In ideal circumstances, we would have all been mapping out pandemic scenarios and worked out robust action plans. After all, the whole point of futures thinking is to explore possibilities so that we take action in advance. That way, when the future arrives, we’re prepared.

But real life is not “ideal circumstances.”

Today, we find ourselves facing a highly uncertain near-term future and an even more opaque mid- and long-term horizon. We can’t predict what will happen. But we can increase our own readiness, using basic foresight techniques to explore unimagined possibilities and test out what it would take to respond. Here is one of our favorites—a “cross-impact matrix” to collect your thoughts and develop ideas in one place. We hope it might provide a structure for examining the new futures unfolding in this time of change and challenge.

Map Cross-Impacts

A key tool from the IFTF Foresight Toolkit, Map Cross Impacts helps visualize intersecting, complex futures and systematically identify threats, opportunities, and critical insights. It’s a simple, but profound, matrix of forecasts mapped against impact zones.

Using the tool

  1. Using the template below, a simple matrix structure drawn on a whiteboard or piece of paper, or even a spreadsheet, choose your “future of x” topic, such as “Daily life in a post-COVID-19 world.”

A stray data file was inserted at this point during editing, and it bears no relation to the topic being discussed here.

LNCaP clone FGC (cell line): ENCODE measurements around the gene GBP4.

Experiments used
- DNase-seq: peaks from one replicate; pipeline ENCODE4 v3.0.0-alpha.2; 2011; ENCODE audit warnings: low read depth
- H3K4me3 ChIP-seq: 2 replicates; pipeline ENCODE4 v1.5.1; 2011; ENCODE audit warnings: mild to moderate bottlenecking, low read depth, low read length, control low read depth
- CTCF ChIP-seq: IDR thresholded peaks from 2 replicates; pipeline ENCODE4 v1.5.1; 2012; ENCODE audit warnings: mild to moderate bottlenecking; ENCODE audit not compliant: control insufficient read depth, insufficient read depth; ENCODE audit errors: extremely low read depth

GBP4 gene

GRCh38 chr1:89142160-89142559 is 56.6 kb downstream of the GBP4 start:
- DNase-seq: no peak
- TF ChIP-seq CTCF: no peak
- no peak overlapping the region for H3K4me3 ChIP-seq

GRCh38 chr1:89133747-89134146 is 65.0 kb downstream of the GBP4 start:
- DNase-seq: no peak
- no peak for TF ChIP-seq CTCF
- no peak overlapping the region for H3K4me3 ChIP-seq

2. Select 5–7 drivers of change - the big social, technological, economic, environmental, or political shifts that will transform the next decade. These go in the row headers of your matrix. For example, “The rise of social distancing” is a large-scale, transformational new social and spatial practice with the potential to impact many domains of daily life. We don’t know how long it will last, but we can begin now to explore what it means for how we learn, shop, work, and more.
  3. Choose a set of “Impact Zones” and place them in the column headers, to create your cross-impact matrix. Experiment with different kinds of impact zones to find the ones that create the most insight for you. Common impact zone categories include: organizational or business units (e.g., Sales, R&D, HR), stakeholders (e.g., teachers, students, parents, employers), scales of impact (e.g., individual, community, city), or categories defining the landscape of opportunity, (e.g., people, tools, markets, spaces).
  4. Identify threats, opportunities, insights, or uncertainties at each of the intersections. For example, at the intersection of “the rise of social distancing” and “retail,” insights could include: stores redesign floor space to accommodate shopper and staff distancing; retail employees redesign workflows to avoid being too close to one another,” etc.
  5. Don’t expect to find an amazing insight at every intersection! But if you aren’t coming up with any insights at all, try out a different set of drivers or a different set of impact zones.

By creatively juxtaposing forecasts across a wide variety of impact zones, we get an at-a-glance view of how large-scale changes might transform an entire community, industry, or organization.

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